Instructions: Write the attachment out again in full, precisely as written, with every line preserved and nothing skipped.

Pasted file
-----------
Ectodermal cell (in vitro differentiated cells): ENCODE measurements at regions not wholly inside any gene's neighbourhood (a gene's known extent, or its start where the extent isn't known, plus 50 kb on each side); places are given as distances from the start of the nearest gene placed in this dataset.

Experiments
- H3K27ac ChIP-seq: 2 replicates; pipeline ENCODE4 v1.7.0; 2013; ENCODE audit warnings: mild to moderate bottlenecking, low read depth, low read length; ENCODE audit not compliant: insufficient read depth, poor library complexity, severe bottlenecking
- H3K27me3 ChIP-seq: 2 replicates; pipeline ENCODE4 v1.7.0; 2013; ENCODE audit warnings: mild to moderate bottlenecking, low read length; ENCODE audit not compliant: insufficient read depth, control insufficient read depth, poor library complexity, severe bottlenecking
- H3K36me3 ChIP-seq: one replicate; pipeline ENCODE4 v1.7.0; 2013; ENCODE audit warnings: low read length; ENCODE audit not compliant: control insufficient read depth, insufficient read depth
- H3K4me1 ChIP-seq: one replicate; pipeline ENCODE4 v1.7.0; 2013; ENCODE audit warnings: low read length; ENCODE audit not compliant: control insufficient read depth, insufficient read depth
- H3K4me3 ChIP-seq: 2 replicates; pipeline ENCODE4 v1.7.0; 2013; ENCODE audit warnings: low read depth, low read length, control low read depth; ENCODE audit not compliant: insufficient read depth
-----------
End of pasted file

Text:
Ectodermal cell (in vitro differentiated cells): ENCODE measurements at regions not wholly inside any gene's neighbourhood (a gene's known extent, or its start where the extent isn't known, plus 50 kb on each side); places are given as distances from the start of the nearest gene placed in this dataset.

Experiments
- H3K27ac ChIP-seq: 2 replicates; pipeline ENCODE4 v1.7.0; 2013; ENCODE audit warnings: mild to moderate bottlenecking, low read depth, low read length; ENCODE audit not compliant: insufficient read depth, poor library complexity, severe bottlenecking
- H3K27me3 ChIP-seq: 2 replicates; pipeline ENCODE4 v1.7.0; 2013; ENCODE audit warnings: mild to moderate bottlenecking, low read length; ENCODE audit not compliant: insufficient read depth, control insufficient read depth, poor library complexity, severe bottlenecking
- H3K36me3 ChIP-seq: one replicate; pipeline ENCODE4 v1.7.0; 2013; ENCODE audit warnings: low read length; ENCODE audit not compliant: control insufficient read depth, insufficient read depth
- H3K4me1 ChIP-seq: one replicate; pipeline ENCODE4 v1.7.0; 2013; ENCODE audit warnings: low read length; ENCODE audit not compliant: control insufficient read depth, insufficient read depth
- H3K4me3 ChIP-seq: 2 replicates; pipeline ENCODE4 v1.7.0; 2013; ENCODE audit warnings: low read depth, low read length, control low read depth; ENCODE audit not compliant: insufficient read depth